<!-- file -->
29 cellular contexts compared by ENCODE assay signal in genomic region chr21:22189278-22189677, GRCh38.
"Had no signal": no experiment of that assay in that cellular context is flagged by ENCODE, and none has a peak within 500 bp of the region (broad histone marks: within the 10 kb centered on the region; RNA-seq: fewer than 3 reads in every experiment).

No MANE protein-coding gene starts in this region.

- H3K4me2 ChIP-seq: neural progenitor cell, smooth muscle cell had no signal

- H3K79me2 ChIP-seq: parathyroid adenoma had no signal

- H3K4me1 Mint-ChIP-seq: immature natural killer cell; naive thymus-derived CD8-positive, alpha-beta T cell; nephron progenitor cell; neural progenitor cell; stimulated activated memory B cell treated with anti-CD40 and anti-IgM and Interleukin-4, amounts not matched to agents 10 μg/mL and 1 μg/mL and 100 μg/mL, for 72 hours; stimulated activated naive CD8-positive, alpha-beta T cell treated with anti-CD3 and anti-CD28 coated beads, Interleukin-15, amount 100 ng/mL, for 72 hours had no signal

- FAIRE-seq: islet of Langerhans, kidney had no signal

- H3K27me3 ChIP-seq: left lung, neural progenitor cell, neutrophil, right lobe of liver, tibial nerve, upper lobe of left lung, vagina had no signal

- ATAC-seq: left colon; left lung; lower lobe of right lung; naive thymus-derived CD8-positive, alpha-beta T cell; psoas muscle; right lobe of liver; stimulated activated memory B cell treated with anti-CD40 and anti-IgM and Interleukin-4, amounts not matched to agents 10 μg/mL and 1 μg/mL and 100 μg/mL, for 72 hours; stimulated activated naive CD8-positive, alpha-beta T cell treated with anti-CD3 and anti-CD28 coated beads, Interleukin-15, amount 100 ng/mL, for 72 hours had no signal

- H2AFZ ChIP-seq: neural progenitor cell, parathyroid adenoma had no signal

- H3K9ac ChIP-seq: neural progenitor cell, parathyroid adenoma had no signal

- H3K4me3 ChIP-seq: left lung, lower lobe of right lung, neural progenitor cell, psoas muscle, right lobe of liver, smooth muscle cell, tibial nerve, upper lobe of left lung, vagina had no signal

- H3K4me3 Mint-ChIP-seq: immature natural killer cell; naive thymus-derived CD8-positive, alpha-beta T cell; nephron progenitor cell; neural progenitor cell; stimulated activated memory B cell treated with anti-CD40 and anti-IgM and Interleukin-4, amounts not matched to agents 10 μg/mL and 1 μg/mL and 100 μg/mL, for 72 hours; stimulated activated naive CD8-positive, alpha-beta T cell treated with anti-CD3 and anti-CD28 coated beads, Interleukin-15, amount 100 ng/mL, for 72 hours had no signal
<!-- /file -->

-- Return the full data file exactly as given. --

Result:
29 cellular contexts compared by ENCODE assay signal in genomic region chr21:22189278-22189677, GRCh38.
"Had no signal": no experiment of that assay in that cellular context is flagged by ENCODE, and none has a peak within 500 bp of the region (broad histone marks: within the 10 kb centered on the region; RNA-seq: fewer than 3 reads in every experiment).

No MANE protein-coding gene starts in this region.

- H3K4me2 ChIP-seq: neural progenitor cell, smooth muscle cell had no signal

- H3K79me2 ChIP-seq: parathyroid adenoma had no signal

- H3K4me1 Mint-ChIP-seq: immature natural killer cell; naive thymus-derived CD8-positive, alpha-beta T cell; nephron progenitor cell; neural progenitor cell; stimulated activated memory B cell treated with anti-CD40 and anti-IgM and Interleukin-4, amounts not matched to agents 10 μg/mL and 1 μg/mL and 100 μg/mL, for 72 hours; stimulated activated naive CD8-positive, alpha-beta T cell treated with anti-CD3 and anti-CD28 coated beads, Interleukin-15, amount 100 ng/mL, for 72 hours had no signal

- FAIRE-seq: islet of Langerhans, kidney had no signal

- H3K27me3 ChIP-seq: left lung, neural progenitor cell, neutrophil, right lobe of liver, tibial nerve, upper lobe of left lung, vagina had no signal

- ATAC-seq: left colon; left lung; lower lobe of right lung; naive thymus-derived CD8-positive, alpha-beta T cell; psoas muscle; right lobe of liver; stimulated activated memory B cell treated with anti-CD40 and anti-IgM and Interleukin-4, amounts not matched to agents 10 μg/mL and 1 μg/mL and 100 μg/mL, for 72 hours; stimulated activated naive CD8-positive, alpha-beta T cell treated with anti-CD3 and anti-CD28 coated beads, Interleukin-15, amount 100 ng/mL, for 72 hours had no signal

- H2AFZ ChIP-seq: neural progenitor cell, parathyroid adenoma had no signal

- H3K9ac ChIP-seq: neural progenitor cell, parathyroid adenoma had no signal

- H3K4me3 ChIP-seq: left lung, lower lobe of right lung, neural progenitor cell, psoas muscle, right lobe of liver, smooth muscle cell, tibial nerve, upper lobe of left lung, vagina had no signal

- H3K4me3 Mint-ChIP-seq: immature natural killer cell; naive thymus-derived CD8-positive, alpha-beta T cell; nephron progenitor cell; neural progenitor cell; stimulated activated memory B cell treated with anti-CD40 and anti-IgM and Interleukin-4, amounts not matched to agents 10 μg/mL and 1 μg/mL and 100 μg/mL, for 72 hours; stimulated activated naive CD8-positive, alpha-beta T cell treated with anti-CD3 and anti-CD28 coated beads, Interleukin-15, amount 100 ng/mL, for 72 hours had no signal